Indigenous hockey star Jordin Tootoo shared a message of hope and resilience at Red River College on Thursday, encouraging a gymnasium packed full of students and fans to find the courage to confront their mental health challenges and make positive change in their lives.
"Every Indigenous person I've met has been touched or affected by suicide," Tootoo told reporters ahead of his speech at Red River College's Notre Dame Campus.
"And me having to deal with it personally has given me an opportunity to reflect and to educate myself, that there is light at the end of the tunnel."
Tootoo, the first Inuk to play in the NHL, told the crowd about his older brother Terence Tootoo, a promising hockey player who died by suicide in 2002 after an impaired driving arrest put his professional dreams at risk. Jordin Tootoo took over his brother's role as the family breadwinner, made it to the NHL, and "lived like a rock star."
"I had lots of people that wanted to be around me, but I had no one to talk to. I had lost respect for myself, the people around me. Money consumed me, but there was always more of it to come. And I thought that brought me peace."
But deep inside, Tootoo still carried grief and anger related to his brother's death. His life spun out of control, and he lost his teammates' trust and respect following cycles of binge drinking. Tootoo entered rehab in late 2010, and has been sober for nine years.
"I had lots of people that wanted to be around me, but I had no one to talk to. I had lost respect for myself, the people around me. Money consumed me, but there was always more of it to come. And I thought that brought me peace." — Jordin Tootoo
"As long as I held on to the anger and blame, I could never be whole," said Tootoo. "I knew I had to change.
"I bet many of you in here know what I'm talking about. You come from homes where abuse and substance abuse is prevalent. No one talks about it, especially us men, who are supposed to be defenders and leaders in our communities, to keep our homes safe, but we all know the damage runs a lot deeper."
Healing from addiction involves letting go of anger and blame, and seeking hope and purpose in life, he said. Today he's living happily with his wife Jennifer and daughters Siena and Avery after retiring from the NHL in 2018.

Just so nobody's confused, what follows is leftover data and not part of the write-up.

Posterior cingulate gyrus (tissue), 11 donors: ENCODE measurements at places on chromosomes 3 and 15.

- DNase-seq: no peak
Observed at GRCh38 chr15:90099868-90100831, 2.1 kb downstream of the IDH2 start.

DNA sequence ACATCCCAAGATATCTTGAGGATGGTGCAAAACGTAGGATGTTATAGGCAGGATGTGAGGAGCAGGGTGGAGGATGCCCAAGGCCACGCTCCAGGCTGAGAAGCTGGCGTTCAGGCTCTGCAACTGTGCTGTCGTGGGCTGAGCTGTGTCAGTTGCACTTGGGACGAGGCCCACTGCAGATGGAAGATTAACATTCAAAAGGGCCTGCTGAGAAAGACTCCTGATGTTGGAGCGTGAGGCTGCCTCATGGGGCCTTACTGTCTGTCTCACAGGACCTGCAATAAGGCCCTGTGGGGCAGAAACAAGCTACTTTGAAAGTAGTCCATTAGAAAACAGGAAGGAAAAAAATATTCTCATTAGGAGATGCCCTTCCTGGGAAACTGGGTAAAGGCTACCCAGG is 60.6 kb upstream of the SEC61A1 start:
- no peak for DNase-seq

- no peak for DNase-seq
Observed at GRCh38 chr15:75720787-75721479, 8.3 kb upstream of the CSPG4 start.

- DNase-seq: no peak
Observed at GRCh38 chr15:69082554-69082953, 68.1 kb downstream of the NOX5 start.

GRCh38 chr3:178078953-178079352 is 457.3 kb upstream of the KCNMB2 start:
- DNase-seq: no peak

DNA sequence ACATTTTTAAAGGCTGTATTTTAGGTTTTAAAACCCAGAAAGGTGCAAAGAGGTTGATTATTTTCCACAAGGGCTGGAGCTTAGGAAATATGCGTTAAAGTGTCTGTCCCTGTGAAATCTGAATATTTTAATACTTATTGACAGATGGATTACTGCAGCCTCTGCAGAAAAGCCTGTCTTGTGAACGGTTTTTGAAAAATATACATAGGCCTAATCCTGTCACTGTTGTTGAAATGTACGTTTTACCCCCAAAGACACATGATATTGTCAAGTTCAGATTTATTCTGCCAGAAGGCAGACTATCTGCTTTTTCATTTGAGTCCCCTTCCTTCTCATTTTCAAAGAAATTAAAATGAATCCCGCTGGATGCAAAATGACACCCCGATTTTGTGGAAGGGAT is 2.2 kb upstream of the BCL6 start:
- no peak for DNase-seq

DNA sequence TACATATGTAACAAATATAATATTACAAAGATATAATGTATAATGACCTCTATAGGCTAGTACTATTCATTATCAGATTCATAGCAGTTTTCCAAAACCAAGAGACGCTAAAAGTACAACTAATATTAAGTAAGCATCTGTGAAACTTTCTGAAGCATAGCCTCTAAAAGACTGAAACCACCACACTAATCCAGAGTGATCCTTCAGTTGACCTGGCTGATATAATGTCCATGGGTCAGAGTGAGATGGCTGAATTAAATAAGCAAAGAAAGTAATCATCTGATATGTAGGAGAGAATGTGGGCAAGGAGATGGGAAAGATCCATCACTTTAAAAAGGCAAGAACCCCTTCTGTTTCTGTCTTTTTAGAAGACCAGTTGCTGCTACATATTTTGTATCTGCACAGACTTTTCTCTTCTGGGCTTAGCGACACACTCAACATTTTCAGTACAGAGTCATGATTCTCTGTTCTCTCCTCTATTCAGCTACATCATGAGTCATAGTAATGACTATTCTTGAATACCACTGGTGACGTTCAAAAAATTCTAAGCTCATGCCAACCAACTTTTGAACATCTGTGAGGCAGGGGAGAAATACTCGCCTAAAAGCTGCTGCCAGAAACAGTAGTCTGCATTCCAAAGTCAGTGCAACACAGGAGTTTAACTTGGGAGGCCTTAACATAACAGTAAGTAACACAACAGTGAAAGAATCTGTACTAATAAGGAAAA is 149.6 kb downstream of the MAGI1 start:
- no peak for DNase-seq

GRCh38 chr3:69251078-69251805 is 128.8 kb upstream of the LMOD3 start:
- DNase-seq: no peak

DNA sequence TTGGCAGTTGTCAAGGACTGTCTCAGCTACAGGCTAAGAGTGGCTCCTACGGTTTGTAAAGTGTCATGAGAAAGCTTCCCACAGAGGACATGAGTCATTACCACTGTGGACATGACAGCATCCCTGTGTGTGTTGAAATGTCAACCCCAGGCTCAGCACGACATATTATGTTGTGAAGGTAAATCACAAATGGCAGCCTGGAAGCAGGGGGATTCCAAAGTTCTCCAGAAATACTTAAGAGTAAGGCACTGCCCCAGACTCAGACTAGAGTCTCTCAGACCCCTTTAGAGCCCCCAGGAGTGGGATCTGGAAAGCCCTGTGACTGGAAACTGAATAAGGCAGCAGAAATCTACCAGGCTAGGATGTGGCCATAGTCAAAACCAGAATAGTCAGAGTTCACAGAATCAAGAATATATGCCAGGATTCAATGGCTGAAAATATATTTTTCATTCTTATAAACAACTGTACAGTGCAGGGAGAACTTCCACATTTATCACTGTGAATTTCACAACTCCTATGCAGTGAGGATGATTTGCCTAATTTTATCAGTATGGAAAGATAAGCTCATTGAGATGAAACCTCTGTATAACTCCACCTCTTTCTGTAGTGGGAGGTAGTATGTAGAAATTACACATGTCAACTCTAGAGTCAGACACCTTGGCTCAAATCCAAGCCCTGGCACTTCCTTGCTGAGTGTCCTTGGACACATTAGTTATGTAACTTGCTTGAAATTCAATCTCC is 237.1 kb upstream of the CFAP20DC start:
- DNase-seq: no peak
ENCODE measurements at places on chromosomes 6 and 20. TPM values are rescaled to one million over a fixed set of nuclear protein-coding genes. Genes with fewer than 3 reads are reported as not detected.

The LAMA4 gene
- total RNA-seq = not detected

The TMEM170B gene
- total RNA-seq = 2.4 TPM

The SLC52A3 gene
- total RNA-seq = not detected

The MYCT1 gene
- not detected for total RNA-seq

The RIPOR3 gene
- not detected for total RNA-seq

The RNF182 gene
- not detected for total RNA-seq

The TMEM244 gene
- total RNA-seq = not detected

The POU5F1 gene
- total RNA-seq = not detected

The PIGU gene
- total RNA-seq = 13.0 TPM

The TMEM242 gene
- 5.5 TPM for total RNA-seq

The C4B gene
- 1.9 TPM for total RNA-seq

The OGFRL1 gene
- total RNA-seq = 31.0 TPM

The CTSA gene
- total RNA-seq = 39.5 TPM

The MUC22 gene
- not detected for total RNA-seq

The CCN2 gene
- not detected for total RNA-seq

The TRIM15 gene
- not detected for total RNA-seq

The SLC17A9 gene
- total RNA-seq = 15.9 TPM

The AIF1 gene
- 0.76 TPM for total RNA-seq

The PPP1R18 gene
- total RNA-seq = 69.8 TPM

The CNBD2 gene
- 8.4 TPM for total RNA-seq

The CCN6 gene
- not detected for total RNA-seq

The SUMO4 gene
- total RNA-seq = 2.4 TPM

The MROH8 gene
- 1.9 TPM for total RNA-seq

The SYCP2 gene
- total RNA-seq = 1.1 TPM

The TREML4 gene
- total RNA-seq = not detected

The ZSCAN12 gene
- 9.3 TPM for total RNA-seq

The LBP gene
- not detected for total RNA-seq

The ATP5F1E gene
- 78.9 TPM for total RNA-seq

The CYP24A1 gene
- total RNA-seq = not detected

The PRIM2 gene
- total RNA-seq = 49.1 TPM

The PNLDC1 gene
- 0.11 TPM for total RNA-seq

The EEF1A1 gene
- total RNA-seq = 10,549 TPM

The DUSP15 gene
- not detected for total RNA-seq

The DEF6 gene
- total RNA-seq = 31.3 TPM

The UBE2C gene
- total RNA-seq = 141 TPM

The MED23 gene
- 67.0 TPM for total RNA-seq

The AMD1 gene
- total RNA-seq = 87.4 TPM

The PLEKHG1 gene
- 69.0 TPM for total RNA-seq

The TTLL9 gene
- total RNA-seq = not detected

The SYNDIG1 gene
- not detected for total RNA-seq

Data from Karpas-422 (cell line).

"And although I've never won the Stanley Cup, or come close, I can tell you this — Siena and Avery are my Stanley Cups."
Red River College student Jonathan Meikle said Tootoo's speech was a powerful message from an Indigenous icon, and resonated with him personally.
"He was very solution-based, he talked about addressing toxic masculinity, something that was very prevalent in his younger years, and throughout life," said Meikle.
"And that's something that is tearing our Indigenous men down — toxic masculinity, it leads to so many issues."
The college used the occasion to launch a new digital therapy tool for students as part of the college's mental health strategy.
"So often we're told to suck it up, to hang in there, be strong," Red River College interim president and CEO Darin Brecht told students.
"Today's speaker asks us to instead reach out, talk to one another, ask for help — it's OK."
Tootoo said getting help changed his life and extended his hockey career.
"And like I said earlier, we all fight a fight no one knows about. Reach out to someone, conversate, ask those hard questions if you know someone struggling."
Solomon Israel is a full-time reporter for the Winnipeg Free Press and for two years, the lead writer for Free Press cannabis news site, The Leaf News. He continues to provide coverage of the cannabis beat while covering business in the city and province.